I have a really old post called “Fattening Baby, Naturally,” in which I describe all the ways I then added extra nutrition to her oats. For several months, Audrey ate anything as long as it was mixed in with ground oats.

    I don’t remember how old she was when I stopped grinding up her oats. At some point she graduated to normal oatmeal. . . .

  5. Lori, I sing the praises of the immersion blender in a later post–stay tuned! The only thing it can’t do too well is grind dry things. It’s perfect for small batches, though.

  6. I found that my two most used appliances when making baby food were my coffee grinder and my mini prep.
    The coffee grinder (clean and never used for coffee) was great for making brown rice cereal or oat, it was faster and less noisy than my big food processor. I used it to grind millet, quinoa, oats, brown rice, everything grain became a cereal!
    I also used my mini prep food processor. It came with my large food processor and i liked it becasue it was easy to clean and worked just as well as the big processor, it just made smaller, more mamageable batches. I have my recipes using both these on my blog.

  7. I hope you’ll be addressing the safety issues of what’s IN the different processors as well. BPA and whatever other issues I’m not even aware of! I’ve been wanting to replace our blender and food processor for a while – in fact they’re both gone – but I haven’t been able to make the decision yet.

  8. I use the Cuisinart immersion blender that came with the chopper attachment. It allows me to puree food and chop it finely. Love it! I think it was around $40 on amazon.com

  9. Michelle says

    I have the largest Cuisinart food processor from my wedding and am disappointed to report that all the bowls for these items have BPA in them. I haven’t used my food processor in years because I am usually blending hot foods in it – and I am very uncomfortable with pouring hot items into a BPA plastic container because of the leaching chemicals. I suggest the Baby Cook processor, which, though expensive, is BPA free, or a glass blender. This is a major issue, and I hope Cuisinart will start selling replacement glass or BPA-free bowls for its models of food processors.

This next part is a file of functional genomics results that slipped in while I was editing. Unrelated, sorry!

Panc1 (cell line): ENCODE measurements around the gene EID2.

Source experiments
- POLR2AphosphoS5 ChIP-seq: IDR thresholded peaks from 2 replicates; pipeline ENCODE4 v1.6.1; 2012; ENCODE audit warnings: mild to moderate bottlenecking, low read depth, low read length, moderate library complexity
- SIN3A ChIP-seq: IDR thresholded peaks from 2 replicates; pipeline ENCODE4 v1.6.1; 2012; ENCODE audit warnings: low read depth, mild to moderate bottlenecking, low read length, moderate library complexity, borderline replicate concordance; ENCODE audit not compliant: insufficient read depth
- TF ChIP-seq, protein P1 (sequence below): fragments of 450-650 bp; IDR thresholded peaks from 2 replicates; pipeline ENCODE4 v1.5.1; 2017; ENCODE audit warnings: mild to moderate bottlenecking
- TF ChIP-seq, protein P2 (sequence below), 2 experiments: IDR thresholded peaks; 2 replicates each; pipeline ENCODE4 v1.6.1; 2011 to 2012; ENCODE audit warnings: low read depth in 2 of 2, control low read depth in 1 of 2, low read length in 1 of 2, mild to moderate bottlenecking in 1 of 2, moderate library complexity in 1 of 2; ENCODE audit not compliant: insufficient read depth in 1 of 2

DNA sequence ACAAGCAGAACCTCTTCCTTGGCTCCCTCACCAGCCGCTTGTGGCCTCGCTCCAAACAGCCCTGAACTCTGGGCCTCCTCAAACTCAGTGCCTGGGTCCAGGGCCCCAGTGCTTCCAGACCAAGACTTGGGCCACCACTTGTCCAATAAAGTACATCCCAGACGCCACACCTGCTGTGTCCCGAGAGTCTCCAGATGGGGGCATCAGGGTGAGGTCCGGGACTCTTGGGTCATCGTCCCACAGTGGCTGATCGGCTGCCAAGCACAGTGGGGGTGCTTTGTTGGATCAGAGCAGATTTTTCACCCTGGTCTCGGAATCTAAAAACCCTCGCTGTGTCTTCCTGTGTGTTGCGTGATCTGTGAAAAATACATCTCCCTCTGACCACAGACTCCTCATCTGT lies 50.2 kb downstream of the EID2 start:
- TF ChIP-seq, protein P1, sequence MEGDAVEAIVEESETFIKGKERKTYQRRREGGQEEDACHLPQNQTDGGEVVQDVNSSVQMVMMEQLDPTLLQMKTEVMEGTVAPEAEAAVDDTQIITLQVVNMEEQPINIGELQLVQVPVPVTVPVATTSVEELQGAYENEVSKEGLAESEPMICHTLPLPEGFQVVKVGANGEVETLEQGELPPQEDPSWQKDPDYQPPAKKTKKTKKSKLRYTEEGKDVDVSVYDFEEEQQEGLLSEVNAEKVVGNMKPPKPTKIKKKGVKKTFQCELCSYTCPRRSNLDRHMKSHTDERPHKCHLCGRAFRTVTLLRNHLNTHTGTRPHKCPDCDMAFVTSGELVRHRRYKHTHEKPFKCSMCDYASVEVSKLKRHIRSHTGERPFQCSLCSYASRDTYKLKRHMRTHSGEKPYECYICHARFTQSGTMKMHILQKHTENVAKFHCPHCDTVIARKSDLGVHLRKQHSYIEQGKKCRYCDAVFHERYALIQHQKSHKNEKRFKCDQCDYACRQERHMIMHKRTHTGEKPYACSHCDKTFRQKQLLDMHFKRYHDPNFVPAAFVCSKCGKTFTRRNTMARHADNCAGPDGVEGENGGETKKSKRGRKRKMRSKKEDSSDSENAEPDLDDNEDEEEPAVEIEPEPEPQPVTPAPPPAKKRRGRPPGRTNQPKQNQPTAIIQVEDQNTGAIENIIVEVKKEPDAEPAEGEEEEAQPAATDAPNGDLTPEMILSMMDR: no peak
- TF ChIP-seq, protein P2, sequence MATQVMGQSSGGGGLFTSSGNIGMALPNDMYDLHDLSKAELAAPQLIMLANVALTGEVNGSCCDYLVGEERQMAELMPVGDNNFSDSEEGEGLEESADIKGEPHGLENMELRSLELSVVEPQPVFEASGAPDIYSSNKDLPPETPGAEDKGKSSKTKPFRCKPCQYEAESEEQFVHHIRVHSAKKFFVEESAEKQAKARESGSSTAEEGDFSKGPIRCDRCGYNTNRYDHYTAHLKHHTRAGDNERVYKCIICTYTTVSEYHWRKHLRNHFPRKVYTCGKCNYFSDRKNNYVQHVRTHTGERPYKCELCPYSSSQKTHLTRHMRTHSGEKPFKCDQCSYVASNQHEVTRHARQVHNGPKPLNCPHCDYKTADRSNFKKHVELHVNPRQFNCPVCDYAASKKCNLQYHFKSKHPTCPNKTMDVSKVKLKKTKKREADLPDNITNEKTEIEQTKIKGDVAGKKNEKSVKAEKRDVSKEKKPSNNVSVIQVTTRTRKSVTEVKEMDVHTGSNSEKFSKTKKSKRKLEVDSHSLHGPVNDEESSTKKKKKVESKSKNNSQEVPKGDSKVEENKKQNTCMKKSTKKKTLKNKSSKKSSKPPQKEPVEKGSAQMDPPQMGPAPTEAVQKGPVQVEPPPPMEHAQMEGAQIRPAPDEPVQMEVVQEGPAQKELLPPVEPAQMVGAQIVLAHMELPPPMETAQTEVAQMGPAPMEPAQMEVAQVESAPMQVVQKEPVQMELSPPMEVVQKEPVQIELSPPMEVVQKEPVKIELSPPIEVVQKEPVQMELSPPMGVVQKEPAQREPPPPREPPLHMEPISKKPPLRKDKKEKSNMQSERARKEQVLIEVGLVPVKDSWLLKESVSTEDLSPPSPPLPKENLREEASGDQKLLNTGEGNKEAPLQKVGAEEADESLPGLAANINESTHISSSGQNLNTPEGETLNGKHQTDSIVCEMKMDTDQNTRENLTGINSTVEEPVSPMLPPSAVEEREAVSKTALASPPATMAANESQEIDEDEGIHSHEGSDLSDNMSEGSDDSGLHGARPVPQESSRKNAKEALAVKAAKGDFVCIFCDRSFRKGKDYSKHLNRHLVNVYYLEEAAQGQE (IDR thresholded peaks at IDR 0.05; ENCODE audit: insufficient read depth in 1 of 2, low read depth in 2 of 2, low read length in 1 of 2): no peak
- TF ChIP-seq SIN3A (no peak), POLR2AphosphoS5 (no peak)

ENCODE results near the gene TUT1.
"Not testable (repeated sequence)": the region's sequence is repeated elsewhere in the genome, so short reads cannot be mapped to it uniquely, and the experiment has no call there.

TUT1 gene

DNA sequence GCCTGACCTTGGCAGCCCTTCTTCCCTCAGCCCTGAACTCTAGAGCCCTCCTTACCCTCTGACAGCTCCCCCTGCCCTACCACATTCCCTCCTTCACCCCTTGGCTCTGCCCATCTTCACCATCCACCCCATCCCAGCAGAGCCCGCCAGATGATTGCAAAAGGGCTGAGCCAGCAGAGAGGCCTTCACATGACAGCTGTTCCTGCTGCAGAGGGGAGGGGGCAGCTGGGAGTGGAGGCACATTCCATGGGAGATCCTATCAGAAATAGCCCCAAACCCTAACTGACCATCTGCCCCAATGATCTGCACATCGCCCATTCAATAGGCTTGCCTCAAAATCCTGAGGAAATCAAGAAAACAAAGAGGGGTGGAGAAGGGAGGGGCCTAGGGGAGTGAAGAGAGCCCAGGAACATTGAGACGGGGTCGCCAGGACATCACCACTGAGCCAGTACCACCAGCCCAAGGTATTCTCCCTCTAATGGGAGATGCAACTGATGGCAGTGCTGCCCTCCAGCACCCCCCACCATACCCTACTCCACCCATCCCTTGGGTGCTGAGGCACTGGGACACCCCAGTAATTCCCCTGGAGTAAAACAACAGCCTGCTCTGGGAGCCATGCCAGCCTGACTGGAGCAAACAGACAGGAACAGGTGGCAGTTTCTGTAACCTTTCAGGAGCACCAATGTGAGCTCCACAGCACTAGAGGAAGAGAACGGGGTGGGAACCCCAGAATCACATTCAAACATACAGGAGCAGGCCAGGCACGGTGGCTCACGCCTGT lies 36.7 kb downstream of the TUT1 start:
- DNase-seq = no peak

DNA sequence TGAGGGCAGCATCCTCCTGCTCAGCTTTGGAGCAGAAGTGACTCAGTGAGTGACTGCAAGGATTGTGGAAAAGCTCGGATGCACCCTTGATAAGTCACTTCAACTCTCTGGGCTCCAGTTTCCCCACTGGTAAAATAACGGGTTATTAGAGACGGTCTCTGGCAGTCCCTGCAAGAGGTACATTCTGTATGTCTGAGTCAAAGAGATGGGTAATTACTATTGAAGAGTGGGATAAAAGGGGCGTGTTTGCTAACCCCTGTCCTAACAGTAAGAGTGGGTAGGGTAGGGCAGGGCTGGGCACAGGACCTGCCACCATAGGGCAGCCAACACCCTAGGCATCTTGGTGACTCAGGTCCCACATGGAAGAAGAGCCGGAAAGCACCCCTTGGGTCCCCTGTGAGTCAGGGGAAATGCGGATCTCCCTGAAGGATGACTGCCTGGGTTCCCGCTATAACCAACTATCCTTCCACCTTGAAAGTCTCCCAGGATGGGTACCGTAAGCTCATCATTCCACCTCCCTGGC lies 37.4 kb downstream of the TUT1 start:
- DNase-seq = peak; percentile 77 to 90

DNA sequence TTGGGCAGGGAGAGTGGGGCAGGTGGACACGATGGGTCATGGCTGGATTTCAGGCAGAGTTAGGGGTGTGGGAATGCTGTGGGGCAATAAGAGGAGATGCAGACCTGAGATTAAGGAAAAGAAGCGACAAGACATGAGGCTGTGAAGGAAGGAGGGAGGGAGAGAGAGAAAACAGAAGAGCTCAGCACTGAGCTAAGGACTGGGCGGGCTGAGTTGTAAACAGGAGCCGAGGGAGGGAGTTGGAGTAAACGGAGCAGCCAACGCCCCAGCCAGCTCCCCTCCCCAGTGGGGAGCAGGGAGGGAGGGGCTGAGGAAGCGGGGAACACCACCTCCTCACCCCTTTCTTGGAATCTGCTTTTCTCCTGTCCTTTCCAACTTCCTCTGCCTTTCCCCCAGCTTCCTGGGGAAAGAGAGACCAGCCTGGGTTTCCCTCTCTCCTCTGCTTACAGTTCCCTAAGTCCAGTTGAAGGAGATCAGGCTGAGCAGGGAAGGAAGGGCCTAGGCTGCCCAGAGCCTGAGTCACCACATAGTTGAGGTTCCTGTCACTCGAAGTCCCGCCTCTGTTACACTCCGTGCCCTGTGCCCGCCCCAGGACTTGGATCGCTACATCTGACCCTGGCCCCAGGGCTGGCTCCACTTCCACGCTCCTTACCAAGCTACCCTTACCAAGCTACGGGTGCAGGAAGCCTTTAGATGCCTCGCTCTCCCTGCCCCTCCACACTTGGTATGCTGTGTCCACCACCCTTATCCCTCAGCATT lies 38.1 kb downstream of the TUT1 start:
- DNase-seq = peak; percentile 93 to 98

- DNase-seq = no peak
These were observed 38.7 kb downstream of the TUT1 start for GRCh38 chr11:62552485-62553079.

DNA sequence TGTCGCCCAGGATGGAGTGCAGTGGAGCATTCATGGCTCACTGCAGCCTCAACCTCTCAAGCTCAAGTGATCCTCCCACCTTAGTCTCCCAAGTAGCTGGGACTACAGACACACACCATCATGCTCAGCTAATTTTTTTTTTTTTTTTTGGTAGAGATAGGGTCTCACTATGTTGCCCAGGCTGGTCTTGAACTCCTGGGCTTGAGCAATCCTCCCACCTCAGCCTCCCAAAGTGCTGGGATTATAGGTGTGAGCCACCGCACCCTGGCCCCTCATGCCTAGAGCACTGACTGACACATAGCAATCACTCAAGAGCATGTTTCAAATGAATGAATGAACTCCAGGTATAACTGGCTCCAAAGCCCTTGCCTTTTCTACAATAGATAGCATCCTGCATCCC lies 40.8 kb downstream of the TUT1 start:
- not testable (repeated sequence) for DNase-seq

10. I have a grinder (to grind wheat into flour, etc.), and I use that to grind grains, and then can cook up some whole grain cereal in about 15 min. Other than than, I’ve been trying to give my baby “real” foods as much as possible — banana, kiwi, avocado, steamed sweet potato — without a lot of processing. My toddler is not the greatest eater, so we’re trying something different this time. I also have an immersion blender and think it would be ideal for creating purees for baby. My Kitchenaid immersion blender also has a sort of mini food processor attachment (I use it to make bread crumbs, hummus, pesto, etc.) that would work well — but more cleanup than the blender attachment. I do not own one of the big food processors. It would be nice to have one at times, but it is so HUGE! And I kind of hate kitchen appliances. P.S. Immersion blender is PERFECT for pureeing soups — put the blender (I have a stainless steal attachment) straight into the hot soup pot!

  11. I use the Cuisinart Mini Prep and it seems to be just right for the job of baby food, a batch of hummus and chopping nuts or powdering oats. And, it’s cheap, cheap, cheap.

  12. Thanks for all the comments! I have some upcoming reviews of blenders, food mills, and more, so if you’re looking for something that’s plastic/BPA-free to make baby food, there are options.

    I have to admit that I, personally, am not that concerned about the BPA that may be in my food processor. I don’t use it for hot things very often, nor do I store anything in it. I think that the amount of BPA that could leach into my food in the few minutes it has contact with the plastic bowl is minimal.

    If I were concerned, however, I would use my blender (made of glass), or a metal immersion blender, or something simple like a potato masher or even fork!

  13. @BB (a little late, as usual) … I followed the first recipe on http://www.mothering.com/recipes/whole-grain-baby-cereal to make baby cereal — we started with quinoa — and baby and I were very happy with the results.

  14. Checked with Cuisinart and they say that all plastic food processor containers are BPA free and that they’ve always been BPA free.

  15. Ooh, that is good to know, Dan! I may have to update this post soon!